As a team develops from a group of individuals into an effective learning system, members share the functional roles necessary for team effectiveness. In 1948, Kenneth Benne and Paul Sheats described a new concept of team roles and team leadership based on the first National Training Laboratory in Group Development. In contrast to the then-prevailing idea that leadership was a characteristic of the person and that teams should be led by a single leader, Benne and Sheats discovered that mature groups shared leadership. While initially group members were oriented to individual roles focused on satisfying their personal needs; they later came to share responsibility for team leadership by organizing themselves into team roles. Some roles focused on task accomplishment, such as initiator-contributor, information seeker, coordinator, and evaluator-critic; other roles focused on group building and maintenance, such as encourager, compromiser, standard setter, and group-observer. While members tended to choose roles based on their personality dispositions, they also were able to adopt more unfamiliar roles for the good of the group (Benne & Sheats, 1948). Later in the paper we provide a taxonomy of 12 team roles based on experiential learning theory.
Teams develop by following the experiential learning cycle. The laboratories in group development, or T-groups as they came to be known, were based on a model of learning from experience known as the laboratory method. This model was typically introduced by the group trainer as follows: “Our goal here is to learn from our experience as a group and thereby create the group we want to be. We will do this by sharing experiences together and reflecting on the meaning of these experiences for each of us. We will use these observations and reflections to create a collective understanding of our group, which will serve to guide us in acting to create the kind of group experience that we desire.” This training model has been developed into a more general theory of learning in ELT.
ELT defines learning as “the process whereby knowledge is created through the transformation of experience. Knowledge results from the combination of grasping and transforming experience” (Kolb, 1984, p. 41). The ELT model portrays two dialectically related modes of grasping experience, concrete experience and
conceptualization, and two dialectically related modes of transforming experience, reflective observation and active experimentation.
According to the four-stage learning cycle, immediate or concrete experiences are the basis for observations and reflections. These reflections are assimilated and distilled into abstract concepts, from which new implications for action can be drawn. These implications can be actively tested and serve as guides in creating new experiences.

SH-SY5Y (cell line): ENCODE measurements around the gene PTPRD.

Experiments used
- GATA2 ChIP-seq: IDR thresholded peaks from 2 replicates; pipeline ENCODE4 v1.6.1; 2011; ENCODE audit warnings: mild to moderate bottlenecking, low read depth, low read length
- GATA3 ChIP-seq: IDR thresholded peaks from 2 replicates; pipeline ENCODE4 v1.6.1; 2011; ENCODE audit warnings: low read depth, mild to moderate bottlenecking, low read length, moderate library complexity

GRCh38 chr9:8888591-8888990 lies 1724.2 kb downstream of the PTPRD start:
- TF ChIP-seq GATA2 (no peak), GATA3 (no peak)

A closer examination of the ELT model suggests that learning requires abilities that are polar opposites. In grasping experience, some of us perceive new information through experiencing the tangible qualities of the world, relying on our senses and immersing ourselves in concrete reality. Others tend to perceive, grasp, or take hold of new information through symbolic representation or abstract conceptualization—thinking about, analyzing, or systematically planning, rather than using sensation as a guide. Similarly, in transforming or processing experience, some of us tend to carefully watch others who are involved in the experience and reflect on what happens, while others choose to jump right in and start doing things. The watchers favor reflective observation, while the doers favor active experimentation.
Each dimension of the learning process presents us with a choice. Since it is virtually impossible, for example, to simultaneously drive a car (concrete experience) and analyze a driver’s manual about the car’s functioning (abstract conceptualization), we resolve the conflict by choosing. Because of our hereditary equipment, our life experiences, and the demands of our environment, we develop a preferred way. We resolve the conflict between concrete or abstract and between active or reflective in patterned, characteristic ways, called “learning styles.” The Learning Style Inventory (LSI) (Kolb, 1999a, 1999b) was created to assess individual learning styles. While individuals tested on the LSI show many different patterns of
scores, research on the instrument has identified four statistically prevalent learning styles:
diverging, assimilating, converging, and accommodating (Figure 1). The following summary of the four basic learning styles is based on both research and clinical observation (Kolb, 1984, 1999a, 1999b).